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Meet Kirsten Liston: The compliance switch from defensibility to effectiveness

Founder of Rethink Compliance in Denver, Colorado, USA, and author of SCCE’s new book, Creating Great Compliance Training in a Digital World

Kirsten Liston (kirsten@rethinkcomplianceco.com) was interviewed by Adam Turteltaub (adam.turteltaub@corporatecompliance.org), Vice President, Strategic Initiates & International Programs at SCCE & SCCE.

AT: Let’s start at the beginning of your career in compliance. How did a journalist end up in the compliance training business?

KL: Honestly, it was a random lucky break. I’d spent five years working as a journalist in Minneapolis, writing everything from movie reviews to lawyer profiles—but eventually I realized that, while I loved writing, the profession just wasn’t a fit for me.

That year, I was on the planning committee for my five-year college reunion. A classmate worked for an e-learning company that was spinning off a compliance training start-up, and they needed an editor. I moved to Boston to start work in September 2000—when the company had eight employees, six courses, no clients, and no revenue.

Of course, this was Integrity Interactive, which grew to be one of the leading vendors in the space. When SAI Global bought the company in 2010, we had 500+ courses, 20,000+ course translations, and 300+ clients, many of them Fortune 500 or Global 2000 companies, and I had a fantastic front-row seat for all of it.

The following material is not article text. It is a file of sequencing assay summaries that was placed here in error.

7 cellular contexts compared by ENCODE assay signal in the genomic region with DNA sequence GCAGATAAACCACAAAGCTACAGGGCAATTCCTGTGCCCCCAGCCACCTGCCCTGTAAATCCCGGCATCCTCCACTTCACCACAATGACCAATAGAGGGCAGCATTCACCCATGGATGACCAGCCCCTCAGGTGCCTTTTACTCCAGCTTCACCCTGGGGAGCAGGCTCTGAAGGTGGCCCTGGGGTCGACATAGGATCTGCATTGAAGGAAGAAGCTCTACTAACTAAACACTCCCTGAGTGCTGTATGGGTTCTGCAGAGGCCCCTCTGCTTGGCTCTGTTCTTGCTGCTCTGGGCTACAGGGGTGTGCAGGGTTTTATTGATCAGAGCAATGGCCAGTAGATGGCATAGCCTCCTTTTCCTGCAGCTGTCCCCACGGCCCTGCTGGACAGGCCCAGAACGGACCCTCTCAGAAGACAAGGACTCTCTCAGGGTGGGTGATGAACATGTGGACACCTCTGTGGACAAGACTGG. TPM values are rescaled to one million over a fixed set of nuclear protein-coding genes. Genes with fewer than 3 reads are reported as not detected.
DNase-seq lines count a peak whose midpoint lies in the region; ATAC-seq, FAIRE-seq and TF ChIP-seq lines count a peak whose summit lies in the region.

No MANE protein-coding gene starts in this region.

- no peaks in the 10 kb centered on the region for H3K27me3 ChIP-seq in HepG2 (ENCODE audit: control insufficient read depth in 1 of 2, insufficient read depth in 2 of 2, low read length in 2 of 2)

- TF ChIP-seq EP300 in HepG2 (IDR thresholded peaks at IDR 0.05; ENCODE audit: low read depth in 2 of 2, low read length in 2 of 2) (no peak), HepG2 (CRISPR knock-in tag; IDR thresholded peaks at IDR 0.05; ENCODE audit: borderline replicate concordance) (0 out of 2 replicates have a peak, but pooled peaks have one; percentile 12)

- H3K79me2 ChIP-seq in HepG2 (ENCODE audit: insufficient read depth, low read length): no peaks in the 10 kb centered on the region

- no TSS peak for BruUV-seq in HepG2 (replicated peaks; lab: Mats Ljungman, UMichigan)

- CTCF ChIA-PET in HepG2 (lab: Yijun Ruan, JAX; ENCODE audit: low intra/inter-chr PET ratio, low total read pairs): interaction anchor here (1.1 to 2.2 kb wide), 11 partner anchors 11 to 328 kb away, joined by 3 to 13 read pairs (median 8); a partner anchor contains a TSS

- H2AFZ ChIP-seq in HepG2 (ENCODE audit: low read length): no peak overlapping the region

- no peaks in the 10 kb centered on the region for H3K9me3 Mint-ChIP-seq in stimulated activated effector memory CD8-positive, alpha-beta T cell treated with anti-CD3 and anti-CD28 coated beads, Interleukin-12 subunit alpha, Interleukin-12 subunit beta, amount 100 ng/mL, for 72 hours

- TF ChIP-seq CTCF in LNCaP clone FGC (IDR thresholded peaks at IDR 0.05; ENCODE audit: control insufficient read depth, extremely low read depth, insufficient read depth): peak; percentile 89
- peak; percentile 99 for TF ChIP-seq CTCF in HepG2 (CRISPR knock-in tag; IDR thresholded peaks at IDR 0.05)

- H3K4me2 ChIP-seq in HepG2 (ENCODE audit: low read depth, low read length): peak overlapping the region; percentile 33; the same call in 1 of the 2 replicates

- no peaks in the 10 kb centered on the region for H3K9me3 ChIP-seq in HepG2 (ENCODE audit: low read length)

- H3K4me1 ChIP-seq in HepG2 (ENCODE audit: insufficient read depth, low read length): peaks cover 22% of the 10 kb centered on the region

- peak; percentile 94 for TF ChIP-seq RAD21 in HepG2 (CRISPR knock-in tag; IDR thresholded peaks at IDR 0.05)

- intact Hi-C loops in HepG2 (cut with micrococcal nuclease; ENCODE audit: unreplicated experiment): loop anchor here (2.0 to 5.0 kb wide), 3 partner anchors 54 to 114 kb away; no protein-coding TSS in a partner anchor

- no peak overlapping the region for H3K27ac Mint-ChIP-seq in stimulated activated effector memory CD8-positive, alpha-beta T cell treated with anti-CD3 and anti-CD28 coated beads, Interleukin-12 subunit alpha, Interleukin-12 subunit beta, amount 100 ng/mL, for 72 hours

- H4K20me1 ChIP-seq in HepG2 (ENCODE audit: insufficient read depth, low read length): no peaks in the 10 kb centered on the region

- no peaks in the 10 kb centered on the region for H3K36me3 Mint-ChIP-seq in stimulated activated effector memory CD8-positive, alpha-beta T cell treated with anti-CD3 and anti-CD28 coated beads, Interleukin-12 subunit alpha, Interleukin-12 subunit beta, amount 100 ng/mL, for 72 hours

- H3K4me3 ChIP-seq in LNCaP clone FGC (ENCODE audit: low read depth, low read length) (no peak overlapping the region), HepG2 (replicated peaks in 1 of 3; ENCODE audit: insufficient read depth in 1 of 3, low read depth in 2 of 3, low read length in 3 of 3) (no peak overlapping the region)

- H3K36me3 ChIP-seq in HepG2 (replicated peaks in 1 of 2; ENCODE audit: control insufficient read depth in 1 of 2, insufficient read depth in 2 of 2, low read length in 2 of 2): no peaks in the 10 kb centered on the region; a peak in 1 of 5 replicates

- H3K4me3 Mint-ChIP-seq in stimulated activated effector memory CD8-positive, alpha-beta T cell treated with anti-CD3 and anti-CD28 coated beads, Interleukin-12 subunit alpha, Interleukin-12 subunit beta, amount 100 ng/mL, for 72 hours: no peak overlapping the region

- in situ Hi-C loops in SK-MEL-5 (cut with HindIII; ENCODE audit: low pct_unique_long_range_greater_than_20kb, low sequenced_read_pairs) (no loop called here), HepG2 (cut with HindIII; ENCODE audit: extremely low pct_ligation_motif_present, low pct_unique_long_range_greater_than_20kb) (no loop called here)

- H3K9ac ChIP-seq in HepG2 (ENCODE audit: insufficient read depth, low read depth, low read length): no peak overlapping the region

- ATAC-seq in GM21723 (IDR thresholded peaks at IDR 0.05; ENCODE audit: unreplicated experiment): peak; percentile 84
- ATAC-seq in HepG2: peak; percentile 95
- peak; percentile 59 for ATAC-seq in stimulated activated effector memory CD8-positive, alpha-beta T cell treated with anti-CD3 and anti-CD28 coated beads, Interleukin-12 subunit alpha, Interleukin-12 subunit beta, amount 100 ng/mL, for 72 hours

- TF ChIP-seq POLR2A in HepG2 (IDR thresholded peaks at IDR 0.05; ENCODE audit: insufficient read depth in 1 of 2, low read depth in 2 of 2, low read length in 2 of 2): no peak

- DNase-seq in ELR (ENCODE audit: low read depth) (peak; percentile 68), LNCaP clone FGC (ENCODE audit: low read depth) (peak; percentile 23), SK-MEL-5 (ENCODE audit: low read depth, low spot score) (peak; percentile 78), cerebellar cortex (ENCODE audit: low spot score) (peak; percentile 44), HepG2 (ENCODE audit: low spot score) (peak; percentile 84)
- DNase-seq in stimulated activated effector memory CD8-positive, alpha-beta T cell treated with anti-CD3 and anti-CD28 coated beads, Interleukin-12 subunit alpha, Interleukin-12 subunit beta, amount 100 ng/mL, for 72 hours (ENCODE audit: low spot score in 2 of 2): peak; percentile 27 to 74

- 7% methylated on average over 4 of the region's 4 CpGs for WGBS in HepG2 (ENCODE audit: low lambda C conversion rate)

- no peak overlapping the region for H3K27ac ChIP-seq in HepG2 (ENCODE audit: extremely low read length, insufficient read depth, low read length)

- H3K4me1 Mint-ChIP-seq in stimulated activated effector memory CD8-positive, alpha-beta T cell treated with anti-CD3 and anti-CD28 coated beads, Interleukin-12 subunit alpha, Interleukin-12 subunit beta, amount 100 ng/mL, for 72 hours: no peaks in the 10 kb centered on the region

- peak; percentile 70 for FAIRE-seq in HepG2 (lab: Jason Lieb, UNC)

AT: Back in 2000, compliance training was still relatively new, and many companies were still struggling with even the idea of doing enterprise-wide mandatory training; most of the courses were long, typically 40 minutes to an hour. Now we’ve seen an explosion of short-form training. What else do you find notable in the evolution of compliance training?

KL: So much has changed since 2000. Back then, as you say, compliance training was relatively new. Typically, we were selling to the general counsel, who was lobbying the CEO for funds to set up a program.

Companies were building their first compliance teams, often drafting in-house attorneys. I’ve heard stories from people who worked in transactions, and one day the general counsel showed up, dropped a big stack of paper on their desk, and said, “Congratulations, you’re writing our first code of conduct.” And they said, “What’s a code of conduct?”

Just getting a program staffed, funded, and in place was a massive effort. Because the people running programs were new to compliance, they looked for vendors that could consult and partner at a high level, that could help them establish and troubleshoot the program fundamentals. This is different from today, where the client buyer often has a lot of compliance experience, has a plan and a vision for the compliance program, and, often, are the ones pushing the vendor to evolve. These days, most clients don’t need guidance on the basics. They want vendors to lead through product innovation—using new technologies or communications approaches to accomplish key compliance strategy goals.

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